July 12, 2020

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Artists are Indigenous, their art isn't

From awards to marketing, conference explores how society puts First Nations art into a silo

GEOFF ROBINS / THE CANADIAN PRESS FILES</p><p>Jeremy Dutcher, left, at the Juno Awards last year, lamented that there were no Indigenous nominees outside of Indigenous categories. Manitoba Music’s Jade Harper, right, hopes the conversation will lead to a new understanding of Indigenous music’s place in society.</p>


Jeremy Dutcher, left, at the Juno Awards last year, lamented that there were no Indigenous nominees outside of Indigenous categories. Manitoba Music’s Jade Harper, right, hopes the conversation will lead to a new understanding of Indigenous music’s place in society.

The idea of "Indigenous" being categorized as a music genre is one that has been on the minds of both Indigenous and non-Indigenous music makers and fans for decades. The issue was brought to the forefront once again last spring by Wolastoqiyik singer-songwriter Jeremy Dutcher, who won the 2019 Juno Award for Indigenous music album of the year.

"There are no Indigenous nominees outside of the Indigenous music category and it’s not because we’re not putting out excellent music... So for me, it’s a bit of a double-edged sword — I wish that we weren’t siloed into one category." Dutcher said on CBC radio show Q in an interview ahead of the awards ceremony, where he made an impactful speech about the importance of recognizing Indigenous art outside of specialized categories.

Supplied photo</p><p>Manitoba Music's Jade Harper is hoping the conversation will lead to a new understanding of Indigenous music's place in society.</p>

Supplied photo

Manitoba Music's Jade Harper is hoping the conversation will lead to a new understanding of Indigenous music's place in society.

This year, the Junos have changed the name of the award again, the fifth title change since its inception in 1994, to Indigenous Artist or Group of the Year, an attempt to put a brighter spotlight on the artists themselves and all of their work within a given year rather than one specific album. Nominations were announced Tuesday; Celeigh Cardinal, Digawolf, Northern Haze, Riit and Nêhiyawak are included in this year’s group.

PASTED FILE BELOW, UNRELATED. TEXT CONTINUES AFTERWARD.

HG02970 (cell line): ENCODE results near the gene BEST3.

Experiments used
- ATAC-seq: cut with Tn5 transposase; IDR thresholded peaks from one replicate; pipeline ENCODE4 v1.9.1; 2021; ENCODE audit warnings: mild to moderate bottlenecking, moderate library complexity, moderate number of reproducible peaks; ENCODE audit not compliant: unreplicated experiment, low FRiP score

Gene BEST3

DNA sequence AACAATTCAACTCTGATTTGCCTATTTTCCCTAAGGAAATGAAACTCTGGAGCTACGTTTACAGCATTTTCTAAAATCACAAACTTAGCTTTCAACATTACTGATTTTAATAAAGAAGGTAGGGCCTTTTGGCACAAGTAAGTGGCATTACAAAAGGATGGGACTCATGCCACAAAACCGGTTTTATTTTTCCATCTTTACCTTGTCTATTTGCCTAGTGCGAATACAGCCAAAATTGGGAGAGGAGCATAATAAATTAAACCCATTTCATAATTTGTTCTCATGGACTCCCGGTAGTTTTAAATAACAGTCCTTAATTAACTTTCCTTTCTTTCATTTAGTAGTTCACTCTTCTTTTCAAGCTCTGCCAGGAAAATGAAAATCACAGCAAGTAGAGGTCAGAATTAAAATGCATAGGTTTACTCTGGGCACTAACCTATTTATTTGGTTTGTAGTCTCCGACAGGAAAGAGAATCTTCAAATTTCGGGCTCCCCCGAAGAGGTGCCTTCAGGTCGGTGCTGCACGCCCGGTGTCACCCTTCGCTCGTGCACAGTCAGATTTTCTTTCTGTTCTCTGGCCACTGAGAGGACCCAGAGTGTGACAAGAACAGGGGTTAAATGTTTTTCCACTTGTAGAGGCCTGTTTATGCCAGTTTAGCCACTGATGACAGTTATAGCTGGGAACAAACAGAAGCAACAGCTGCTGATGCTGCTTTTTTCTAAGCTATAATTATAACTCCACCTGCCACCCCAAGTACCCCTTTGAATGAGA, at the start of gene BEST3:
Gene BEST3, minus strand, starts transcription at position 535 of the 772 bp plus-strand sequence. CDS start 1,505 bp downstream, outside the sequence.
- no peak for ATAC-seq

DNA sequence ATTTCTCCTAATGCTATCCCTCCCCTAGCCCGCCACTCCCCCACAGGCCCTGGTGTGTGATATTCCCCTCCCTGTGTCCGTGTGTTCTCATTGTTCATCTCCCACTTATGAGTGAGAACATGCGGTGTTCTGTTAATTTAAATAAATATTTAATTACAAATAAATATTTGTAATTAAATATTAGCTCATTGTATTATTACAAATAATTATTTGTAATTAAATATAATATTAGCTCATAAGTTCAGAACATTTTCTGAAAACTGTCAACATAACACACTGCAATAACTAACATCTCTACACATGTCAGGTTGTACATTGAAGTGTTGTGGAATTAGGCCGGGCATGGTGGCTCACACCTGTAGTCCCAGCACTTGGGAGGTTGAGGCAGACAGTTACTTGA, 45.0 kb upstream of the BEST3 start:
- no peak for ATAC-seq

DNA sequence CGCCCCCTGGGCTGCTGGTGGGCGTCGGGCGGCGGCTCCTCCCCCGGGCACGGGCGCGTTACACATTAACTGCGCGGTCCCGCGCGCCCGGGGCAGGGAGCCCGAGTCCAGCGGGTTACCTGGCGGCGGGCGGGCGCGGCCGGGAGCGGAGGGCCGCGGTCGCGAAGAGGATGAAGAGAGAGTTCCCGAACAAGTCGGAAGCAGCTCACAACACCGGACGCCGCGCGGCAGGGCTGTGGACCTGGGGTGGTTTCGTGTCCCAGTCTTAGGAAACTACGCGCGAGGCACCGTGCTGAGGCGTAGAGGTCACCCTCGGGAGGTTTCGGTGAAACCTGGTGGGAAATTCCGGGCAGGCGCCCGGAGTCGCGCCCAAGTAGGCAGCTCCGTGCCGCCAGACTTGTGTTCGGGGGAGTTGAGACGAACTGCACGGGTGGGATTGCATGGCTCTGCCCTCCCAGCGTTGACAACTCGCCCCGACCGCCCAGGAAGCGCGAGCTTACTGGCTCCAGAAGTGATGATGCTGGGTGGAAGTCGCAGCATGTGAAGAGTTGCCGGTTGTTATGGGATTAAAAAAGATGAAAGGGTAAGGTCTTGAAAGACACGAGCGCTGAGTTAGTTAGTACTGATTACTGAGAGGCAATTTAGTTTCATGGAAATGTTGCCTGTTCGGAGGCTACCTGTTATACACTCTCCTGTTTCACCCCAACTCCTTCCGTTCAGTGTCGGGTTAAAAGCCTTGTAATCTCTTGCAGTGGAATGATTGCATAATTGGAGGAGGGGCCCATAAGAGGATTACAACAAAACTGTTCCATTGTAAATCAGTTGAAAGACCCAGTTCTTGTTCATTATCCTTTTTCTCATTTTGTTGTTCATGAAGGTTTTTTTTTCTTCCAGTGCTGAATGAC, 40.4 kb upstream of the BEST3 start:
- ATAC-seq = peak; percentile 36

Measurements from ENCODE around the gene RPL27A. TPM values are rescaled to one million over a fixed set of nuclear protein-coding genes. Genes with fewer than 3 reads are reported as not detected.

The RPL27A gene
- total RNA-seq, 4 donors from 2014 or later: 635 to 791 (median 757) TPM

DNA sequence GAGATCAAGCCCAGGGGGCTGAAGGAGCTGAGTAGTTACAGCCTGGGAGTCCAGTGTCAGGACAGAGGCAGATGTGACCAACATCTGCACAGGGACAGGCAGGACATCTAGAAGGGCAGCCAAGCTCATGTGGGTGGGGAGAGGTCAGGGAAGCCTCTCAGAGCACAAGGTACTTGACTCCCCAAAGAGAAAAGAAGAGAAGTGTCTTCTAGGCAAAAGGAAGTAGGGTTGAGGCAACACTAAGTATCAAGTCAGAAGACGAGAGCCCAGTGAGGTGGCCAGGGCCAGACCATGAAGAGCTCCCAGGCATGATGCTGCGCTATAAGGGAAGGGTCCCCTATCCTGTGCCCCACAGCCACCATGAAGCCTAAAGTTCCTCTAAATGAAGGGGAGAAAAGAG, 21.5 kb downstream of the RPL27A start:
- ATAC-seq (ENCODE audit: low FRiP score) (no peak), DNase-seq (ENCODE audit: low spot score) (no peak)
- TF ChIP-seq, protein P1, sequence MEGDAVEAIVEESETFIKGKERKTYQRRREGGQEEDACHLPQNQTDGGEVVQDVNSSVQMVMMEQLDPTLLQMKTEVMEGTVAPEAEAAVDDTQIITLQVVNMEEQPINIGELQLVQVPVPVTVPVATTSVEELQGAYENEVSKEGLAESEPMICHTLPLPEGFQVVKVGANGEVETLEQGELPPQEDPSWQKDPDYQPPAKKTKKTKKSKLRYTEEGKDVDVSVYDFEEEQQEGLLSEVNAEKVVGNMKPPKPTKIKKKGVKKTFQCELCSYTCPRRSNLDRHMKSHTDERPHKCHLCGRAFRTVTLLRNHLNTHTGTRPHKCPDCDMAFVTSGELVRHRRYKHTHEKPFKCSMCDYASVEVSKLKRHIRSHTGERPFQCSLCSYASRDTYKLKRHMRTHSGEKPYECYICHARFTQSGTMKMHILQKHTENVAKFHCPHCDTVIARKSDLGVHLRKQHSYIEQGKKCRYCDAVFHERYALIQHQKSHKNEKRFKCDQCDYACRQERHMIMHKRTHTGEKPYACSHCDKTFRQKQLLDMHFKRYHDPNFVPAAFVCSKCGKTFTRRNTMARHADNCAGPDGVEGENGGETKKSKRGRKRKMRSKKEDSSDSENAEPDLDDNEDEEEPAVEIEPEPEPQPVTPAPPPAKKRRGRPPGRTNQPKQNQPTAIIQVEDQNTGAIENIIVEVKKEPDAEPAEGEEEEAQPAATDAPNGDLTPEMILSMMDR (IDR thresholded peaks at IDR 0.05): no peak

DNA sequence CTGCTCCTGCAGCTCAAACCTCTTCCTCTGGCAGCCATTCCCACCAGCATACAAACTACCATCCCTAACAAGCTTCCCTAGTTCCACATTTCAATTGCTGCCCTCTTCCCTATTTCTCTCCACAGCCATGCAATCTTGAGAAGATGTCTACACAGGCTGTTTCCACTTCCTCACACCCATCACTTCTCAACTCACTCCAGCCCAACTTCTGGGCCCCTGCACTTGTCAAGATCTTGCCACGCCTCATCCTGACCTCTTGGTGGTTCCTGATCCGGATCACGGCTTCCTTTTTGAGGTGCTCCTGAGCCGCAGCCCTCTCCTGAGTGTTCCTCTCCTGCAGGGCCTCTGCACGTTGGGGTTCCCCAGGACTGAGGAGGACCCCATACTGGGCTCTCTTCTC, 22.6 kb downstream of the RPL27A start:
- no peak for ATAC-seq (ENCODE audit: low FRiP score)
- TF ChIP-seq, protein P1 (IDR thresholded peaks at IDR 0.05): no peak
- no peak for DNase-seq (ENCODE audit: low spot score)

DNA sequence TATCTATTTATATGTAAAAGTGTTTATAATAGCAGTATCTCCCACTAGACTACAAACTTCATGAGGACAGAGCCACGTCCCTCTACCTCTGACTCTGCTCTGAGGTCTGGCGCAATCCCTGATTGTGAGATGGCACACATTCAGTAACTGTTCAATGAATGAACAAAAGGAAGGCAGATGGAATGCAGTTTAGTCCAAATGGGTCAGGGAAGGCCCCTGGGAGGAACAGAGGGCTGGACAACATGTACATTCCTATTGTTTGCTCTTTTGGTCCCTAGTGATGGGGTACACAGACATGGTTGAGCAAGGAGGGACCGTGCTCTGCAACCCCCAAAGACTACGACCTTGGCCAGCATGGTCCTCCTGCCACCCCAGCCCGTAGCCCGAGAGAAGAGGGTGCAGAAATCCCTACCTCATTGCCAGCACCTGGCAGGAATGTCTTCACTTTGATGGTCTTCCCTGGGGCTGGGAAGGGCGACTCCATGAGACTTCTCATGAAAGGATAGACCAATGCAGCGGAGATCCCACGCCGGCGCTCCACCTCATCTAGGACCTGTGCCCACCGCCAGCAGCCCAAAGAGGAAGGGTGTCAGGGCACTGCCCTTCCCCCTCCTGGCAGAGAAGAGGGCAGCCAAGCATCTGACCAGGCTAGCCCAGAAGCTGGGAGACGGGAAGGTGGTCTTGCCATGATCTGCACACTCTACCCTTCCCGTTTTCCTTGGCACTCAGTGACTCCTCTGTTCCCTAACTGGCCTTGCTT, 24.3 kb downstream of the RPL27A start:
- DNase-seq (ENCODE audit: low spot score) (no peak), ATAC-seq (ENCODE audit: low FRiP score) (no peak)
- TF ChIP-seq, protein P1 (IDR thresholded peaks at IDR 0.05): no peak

So, it couldn’t be more timely for Manitoba Music’s annual January Music Meeting conference to host a free panel discussion on topic tonight at 7 p.m. in the south aisle of The Forks Market. Indigenous is Not a Genre: Indigenous Perspectives on the Music Industry will cover topics such as Indigenous identity and labels within music, marketing and presentation; the role of ceremony, elders, youth, children, family, community; and other discussions relating to cultural appropriation and reconciliation.

"Usually this conversation comes up and it’s shared through social media maybe when the Junos or when music awards come up and have categories around Indigenous people specifically... and then it kind of dies down and then it comes up again so we’ve kind of seen this over the years. So the idea with this conversation is to engage with Indigenous people and actually explore this, explore Indigenous as not a genre," says Jade Harper, Indigenous music export co-ordinator at Manitoba Music.